And so we then move on to the main event, the campaign modes. The place where you really do get to prove yourself as one of the best zoo keepers in the world. With twenty scenario based zoos already up and running, you quickly find yourself pandering to the needs of both the animals and the general paying public in what turns out to usually be a race against the clock AND your bank balance. Whilst you can start off with the easy scenarios, the step up to the normal challenges and then eventually the hard ones come as a shock the first time you try it, and will no doubt need at least a couple of attempts before you manage to pass them with flying colours and earn the relevant rewards.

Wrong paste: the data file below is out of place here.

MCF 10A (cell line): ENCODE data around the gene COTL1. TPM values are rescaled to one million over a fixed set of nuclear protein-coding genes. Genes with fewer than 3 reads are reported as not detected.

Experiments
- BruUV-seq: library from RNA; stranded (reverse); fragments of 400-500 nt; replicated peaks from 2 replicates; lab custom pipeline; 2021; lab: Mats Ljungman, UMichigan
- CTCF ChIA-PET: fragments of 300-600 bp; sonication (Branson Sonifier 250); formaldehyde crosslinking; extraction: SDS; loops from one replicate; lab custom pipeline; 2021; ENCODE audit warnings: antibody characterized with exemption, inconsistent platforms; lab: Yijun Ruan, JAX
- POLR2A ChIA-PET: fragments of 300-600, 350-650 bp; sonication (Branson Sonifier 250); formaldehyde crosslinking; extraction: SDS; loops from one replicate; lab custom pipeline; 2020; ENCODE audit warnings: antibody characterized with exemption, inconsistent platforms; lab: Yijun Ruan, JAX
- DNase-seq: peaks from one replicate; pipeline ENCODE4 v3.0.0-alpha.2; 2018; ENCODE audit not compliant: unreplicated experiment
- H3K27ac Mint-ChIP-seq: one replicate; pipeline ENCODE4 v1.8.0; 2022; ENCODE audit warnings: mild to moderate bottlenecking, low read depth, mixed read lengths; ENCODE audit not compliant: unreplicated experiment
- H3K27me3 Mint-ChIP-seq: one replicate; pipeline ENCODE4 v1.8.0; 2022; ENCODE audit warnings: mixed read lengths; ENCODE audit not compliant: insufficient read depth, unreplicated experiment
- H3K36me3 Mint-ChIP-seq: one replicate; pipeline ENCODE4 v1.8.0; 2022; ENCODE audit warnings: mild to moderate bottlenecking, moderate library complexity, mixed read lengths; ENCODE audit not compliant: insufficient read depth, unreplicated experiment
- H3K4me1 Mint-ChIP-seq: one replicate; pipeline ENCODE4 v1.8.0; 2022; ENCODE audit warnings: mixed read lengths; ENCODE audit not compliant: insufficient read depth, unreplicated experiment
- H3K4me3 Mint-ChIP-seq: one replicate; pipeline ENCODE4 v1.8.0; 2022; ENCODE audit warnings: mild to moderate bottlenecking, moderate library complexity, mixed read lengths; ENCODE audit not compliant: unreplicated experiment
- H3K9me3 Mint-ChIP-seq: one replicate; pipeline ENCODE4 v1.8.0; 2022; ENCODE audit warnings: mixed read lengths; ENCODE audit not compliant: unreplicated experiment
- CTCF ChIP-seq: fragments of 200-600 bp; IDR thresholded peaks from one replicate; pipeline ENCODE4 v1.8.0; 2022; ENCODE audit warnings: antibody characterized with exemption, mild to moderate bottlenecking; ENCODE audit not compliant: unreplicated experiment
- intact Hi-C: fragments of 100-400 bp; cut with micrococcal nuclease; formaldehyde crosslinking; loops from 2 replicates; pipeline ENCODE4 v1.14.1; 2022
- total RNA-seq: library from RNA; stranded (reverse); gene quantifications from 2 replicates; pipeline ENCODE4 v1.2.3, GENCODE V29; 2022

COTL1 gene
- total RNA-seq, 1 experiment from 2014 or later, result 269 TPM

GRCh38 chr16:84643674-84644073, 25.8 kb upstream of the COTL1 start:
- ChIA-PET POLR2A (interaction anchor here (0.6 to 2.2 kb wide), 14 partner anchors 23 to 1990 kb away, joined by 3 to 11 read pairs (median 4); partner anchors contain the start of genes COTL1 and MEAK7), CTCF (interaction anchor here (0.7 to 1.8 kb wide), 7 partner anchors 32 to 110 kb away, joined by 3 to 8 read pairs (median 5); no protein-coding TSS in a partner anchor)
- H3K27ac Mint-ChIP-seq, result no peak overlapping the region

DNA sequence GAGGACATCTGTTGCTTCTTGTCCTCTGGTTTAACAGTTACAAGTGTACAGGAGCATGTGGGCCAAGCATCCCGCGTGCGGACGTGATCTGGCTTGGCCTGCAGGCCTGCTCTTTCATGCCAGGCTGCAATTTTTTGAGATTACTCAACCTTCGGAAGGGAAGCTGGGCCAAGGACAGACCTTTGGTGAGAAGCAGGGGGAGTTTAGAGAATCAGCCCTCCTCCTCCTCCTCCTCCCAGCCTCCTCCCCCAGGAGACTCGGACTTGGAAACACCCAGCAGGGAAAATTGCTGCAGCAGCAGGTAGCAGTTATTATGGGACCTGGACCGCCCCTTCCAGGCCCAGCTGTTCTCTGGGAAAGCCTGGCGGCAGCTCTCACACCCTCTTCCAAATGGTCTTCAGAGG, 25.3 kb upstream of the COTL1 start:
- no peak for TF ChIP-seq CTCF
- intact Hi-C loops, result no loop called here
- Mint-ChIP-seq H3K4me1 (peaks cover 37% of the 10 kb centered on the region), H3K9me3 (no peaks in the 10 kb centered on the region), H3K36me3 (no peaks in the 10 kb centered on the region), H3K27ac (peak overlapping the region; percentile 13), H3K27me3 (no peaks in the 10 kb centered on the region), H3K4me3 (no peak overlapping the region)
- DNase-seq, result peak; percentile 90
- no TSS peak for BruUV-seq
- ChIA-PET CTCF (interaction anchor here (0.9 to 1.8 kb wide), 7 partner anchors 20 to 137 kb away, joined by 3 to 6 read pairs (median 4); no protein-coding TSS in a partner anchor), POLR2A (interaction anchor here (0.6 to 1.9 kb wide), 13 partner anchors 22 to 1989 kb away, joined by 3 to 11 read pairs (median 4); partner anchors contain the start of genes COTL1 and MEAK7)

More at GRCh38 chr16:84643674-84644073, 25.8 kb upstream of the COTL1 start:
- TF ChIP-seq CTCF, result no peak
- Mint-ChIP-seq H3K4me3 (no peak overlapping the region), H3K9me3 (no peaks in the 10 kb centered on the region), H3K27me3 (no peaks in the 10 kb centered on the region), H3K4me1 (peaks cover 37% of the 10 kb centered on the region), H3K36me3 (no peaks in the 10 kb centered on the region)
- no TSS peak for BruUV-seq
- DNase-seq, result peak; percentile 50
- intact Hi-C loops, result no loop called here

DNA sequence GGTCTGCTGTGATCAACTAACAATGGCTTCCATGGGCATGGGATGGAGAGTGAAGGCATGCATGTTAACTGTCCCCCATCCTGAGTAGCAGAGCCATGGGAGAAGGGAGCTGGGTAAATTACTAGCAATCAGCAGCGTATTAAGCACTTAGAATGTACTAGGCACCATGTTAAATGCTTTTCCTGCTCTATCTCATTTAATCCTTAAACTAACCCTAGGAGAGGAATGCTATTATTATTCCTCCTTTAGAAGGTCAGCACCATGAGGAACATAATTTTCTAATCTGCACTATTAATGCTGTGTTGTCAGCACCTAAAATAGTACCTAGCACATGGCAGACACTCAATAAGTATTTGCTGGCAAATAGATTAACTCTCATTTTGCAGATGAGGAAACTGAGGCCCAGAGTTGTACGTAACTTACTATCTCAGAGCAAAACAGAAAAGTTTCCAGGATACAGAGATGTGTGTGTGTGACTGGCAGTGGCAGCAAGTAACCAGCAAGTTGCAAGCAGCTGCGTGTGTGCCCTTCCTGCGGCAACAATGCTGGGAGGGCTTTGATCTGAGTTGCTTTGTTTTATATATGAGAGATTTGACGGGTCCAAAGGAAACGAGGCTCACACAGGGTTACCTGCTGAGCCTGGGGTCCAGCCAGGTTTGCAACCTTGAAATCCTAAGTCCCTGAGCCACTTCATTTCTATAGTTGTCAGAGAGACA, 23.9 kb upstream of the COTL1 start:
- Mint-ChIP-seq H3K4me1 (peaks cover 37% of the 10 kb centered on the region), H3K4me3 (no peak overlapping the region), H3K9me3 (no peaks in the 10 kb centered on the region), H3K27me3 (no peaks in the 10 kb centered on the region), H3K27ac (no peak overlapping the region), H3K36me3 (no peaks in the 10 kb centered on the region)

All of the game modes can happily be played alone, but if you team up with a friend (or friends as you can roll with up to three others), things get a hell of a lift in the fun stakes. If you find yourself struggling with one or two of the scenarios in the campaign, the recruitment of a friend over Xbox Live can sometimes be just the tonic and sharing the workload (including clearing up that Elephant dung), can be just what is needed to get your zoo up to scratch. It’s just a shame there is no couch co-op mode available, as splitscreen could most definitely be something that would work well. There is currently a little lag between what you and your co-op partner see and do, but only by a few seconds and is only noticeable when you are chatting away to each other trying to plan your next strategy. An option to actually see them feeding the giraffes rather than just watching them standing there doing nothing would have been nice, but it’s nothing that really detracts too much from the experience.